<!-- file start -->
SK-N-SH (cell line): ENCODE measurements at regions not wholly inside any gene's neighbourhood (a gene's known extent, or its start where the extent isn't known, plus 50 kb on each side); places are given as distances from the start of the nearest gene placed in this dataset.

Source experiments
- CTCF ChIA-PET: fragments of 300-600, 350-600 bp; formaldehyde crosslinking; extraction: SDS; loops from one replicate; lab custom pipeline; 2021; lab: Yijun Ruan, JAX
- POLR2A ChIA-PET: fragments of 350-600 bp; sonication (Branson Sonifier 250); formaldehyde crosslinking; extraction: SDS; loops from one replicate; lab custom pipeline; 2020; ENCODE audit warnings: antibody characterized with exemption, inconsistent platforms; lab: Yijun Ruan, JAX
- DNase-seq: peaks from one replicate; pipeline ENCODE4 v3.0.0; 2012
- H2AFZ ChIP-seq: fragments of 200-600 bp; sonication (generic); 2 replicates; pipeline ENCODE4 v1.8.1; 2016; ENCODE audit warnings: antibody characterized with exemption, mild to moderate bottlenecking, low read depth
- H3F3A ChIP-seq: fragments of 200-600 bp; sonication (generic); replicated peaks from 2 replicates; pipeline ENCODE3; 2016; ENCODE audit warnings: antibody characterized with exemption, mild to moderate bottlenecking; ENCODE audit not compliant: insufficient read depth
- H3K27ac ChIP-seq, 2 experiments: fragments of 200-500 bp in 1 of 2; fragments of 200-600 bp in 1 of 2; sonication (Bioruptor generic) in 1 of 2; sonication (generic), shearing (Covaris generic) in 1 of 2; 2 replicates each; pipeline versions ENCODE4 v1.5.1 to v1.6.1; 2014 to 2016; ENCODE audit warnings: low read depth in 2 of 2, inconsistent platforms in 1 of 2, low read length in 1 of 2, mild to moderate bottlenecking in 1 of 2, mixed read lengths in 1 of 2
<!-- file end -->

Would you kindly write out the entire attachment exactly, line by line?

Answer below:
SK-N-SH (cell line): ENCODE measurements at regions not wholly inside any gene's neighbourhood (a gene's known extent, or its start where the extent isn't known, plus 50 kb on each side); places are given as distances from the start of the nearest gene placed in this dataset.

Source experiments
- CTCF ChIA-PET: fragments of 300-600, 350-600 bp; formaldehyde crosslinking; extraction: SDS; loops from one replicate; lab custom pipeline; 2021; lab: Yijun Ruan, JAX
- POLR2A ChIA-PET: fragments of 350-600 bp; sonication (Branson Sonifier 250); formaldehyde crosslinking; extraction: SDS; loops from one replicate; lab custom pipeline; 2020; ENCODE audit warnings: antibody characterized with exemption, inconsistent platforms; lab: Yijun Ruan, JAX
- DNase-seq: peaks from one replicate; pipeline ENCODE4 v3.0.0; 2012
- H2AFZ ChIP-seq: fragments of 200-600 bp; sonication (generic); 2 replicates; pipeline ENCODE4 v1.8.1; 2016; ENCODE audit warnings: antibody characterized with exemption, mild to moderate bottlenecking, low read depth
- H3F3A ChIP-seq: fragments of 200-600 bp; sonication (generic); replicated peaks from 2 replicates; pipeline ENCODE3; 2016; ENCODE audit warnings: antibody characterized with exemption, mild to moderate bottlenecking; ENCODE audit not compliant: insufficient read depth
- H3K27ac ChIP-seq, 2 experiments: fragments of 200-500 bp in 1 of 2; fragments of 200-600 bp in 1 of 2; sonication (Bioruptor generic) in 1 of 2; sonication (generic), shearing (Covaris generic) in 1 of 2; 2 replicates each; pipeline versions ENCODE4 v1.5.1 to v1.6.1; 2014 to 2016; ENCODE audit warnings: low read depth in 2 of 2, inconsistent platforms in 1 of 2, low read length in 1 of 2, mild to moderate bottlenecking in 1 of 2, mixed read lengths in 1 of 2